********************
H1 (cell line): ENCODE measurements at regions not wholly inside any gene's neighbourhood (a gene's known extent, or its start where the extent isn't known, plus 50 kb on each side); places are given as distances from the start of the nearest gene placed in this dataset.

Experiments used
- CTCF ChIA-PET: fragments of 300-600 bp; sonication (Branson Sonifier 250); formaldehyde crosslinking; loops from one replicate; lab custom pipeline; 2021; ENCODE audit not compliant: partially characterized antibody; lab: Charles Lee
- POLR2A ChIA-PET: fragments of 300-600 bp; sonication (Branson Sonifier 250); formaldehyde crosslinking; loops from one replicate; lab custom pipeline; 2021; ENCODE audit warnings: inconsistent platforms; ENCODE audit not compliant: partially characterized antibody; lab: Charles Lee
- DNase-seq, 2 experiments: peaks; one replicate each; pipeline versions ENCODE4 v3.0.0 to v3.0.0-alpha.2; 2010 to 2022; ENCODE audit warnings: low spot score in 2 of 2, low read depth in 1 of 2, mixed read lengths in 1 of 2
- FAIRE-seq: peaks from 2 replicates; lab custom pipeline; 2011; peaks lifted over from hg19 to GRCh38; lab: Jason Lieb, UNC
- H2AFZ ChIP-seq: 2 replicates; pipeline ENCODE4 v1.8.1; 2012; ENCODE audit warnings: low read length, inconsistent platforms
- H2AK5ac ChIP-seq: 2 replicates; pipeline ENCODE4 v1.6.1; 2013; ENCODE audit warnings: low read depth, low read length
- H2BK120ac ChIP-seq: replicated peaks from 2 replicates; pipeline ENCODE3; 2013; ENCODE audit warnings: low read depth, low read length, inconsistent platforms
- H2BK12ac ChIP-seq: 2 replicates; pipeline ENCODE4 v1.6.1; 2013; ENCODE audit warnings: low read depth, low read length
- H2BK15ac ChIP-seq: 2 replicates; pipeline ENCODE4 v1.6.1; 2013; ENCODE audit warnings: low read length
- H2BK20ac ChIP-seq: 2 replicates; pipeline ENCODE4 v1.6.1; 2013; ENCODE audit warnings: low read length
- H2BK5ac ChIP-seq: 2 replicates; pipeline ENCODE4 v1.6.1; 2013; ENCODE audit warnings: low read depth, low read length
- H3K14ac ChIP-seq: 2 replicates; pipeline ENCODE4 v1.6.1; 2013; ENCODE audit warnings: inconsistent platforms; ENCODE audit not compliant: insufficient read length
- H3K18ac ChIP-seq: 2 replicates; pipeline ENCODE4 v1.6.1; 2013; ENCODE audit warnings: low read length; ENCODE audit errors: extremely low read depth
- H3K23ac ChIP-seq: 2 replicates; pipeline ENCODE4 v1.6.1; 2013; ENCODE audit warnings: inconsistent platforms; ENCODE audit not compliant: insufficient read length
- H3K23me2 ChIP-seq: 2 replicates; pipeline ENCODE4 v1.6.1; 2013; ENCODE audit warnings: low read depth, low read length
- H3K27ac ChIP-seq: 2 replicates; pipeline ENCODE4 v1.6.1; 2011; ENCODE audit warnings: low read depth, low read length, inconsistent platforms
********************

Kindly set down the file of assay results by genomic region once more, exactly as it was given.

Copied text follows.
H1 (cell line): ENCODE measurements at regions not wholly inside any gene's neighbourhood (a gene's known extent, or its start where the extent isn't known, plus 50 kb on each side); places are given as distances from the start of the nearest gene placed in this dataset.

Experiments used
- CTCF ChIA-PET: fragments of 300-600 bp; sonication (Branson Sonifier 250); formaldehyde crosslinking; loops from one replicate; lab custom pipeline; 2021; ENCODE audit not compliant: partially characterized antibody; lab: Charles Lee
- POLR2A ChIA-PET: fragments of 300-600 bp; sonication (Branson Sonifier 250); formaldehyde crosslinking; loops from one replicate; lab custom pipeline; 2021; ENCODE audit warnings: inconsistent platforms; ENCODE audit not compliant: partially characterized antibody; lab: Charles Lee
- DNase-seq, 2 experiments: peaks; one replicate each; pipeline versions ENCODE4 v3.0.0 to v3.0.0-alpha.2; 2010 to 2022; ENCODE audit warnings: low spot score in 2 of 2, low read depth in 1 of 2, mixed read lengths in 1 of 2
- FAIRE-seq: peaks from 2 replicates; lab custom pipeline; 2011; peaks lifted over from hg19 to GRCh38; lab: Jason Lieb, UNC
- H2AFZ ChIP-seq: 2 replicates; pipeline ENCODE4 v1.8.1; 2012; ENCODE audit warnings: low read length, inconsistent platforms
- H2AK5ac ChIP-seq: 2 replicates; pipeline ENCODE4 v1.6.1; 2013; ENCODE audit warnings: low read depth, low read length
- H2BK120ac ChIP-seq: replicated peaks from 2 replicates; pipeline ENCODE3; 2013; ENCODE audit warnings: low read depth, low read length, inconsistent platforms
- H2BK12ac ChIP-seq: 2 replicates; pipeline ENCODE4 v1.6.1; 2013; ENCODE audit warnings: low read depth, low read length
- H2BK15ac ChIP-seq: 2 replicates; pipeline ENCODE4 v1.6.1; 2013; ENCODE audit warnings: low read length
- H2BK20ac ChIP-seq: 2 replicates; pipeline ENCODE4 v1.6.1; 2013; ENCODE audit warnings: low read length
- H2BK5ac ChIP-seq: 2 replicates; pipeline ENCODE4 v1.6.1; 2013; ENCODE audit warnings: low read depth, low read length
- H3K14ac ChIP-seq: 2 replicates; pipeline ENCODE4 v1.6.1; 2013; ENCODE audit warnings: inconsistent platforms; ENCODE audit not compliant: insufficient read length
- H3K18ac ChIP-seq: 2 replicates; pipeline ENCODE4 v1.6.1; 2013; ENCODE audit warnings: low read length; ENCODE audit errors: extremely low read depth
- H3K23ac ChIP-seq: 2 replicates; pipeline ENCODE4 v1.6.1; 2013; ENCODE audit warnings: inconsistent platforms; ENCODE audit not compliant: insufficient read length
- H3K23me2 ChIP-seq: 2 replicates; pipeline ENCODE4 v1.6.1; 2013; ENCODE audit warnings: low read depth, low read length
- H3K27ac ChIP-seq: 2 replicates; pipeline ENCODE4 v1.6.1; 2011; ENCODE audit warnings: low read depth, low read length, inconsistent platforms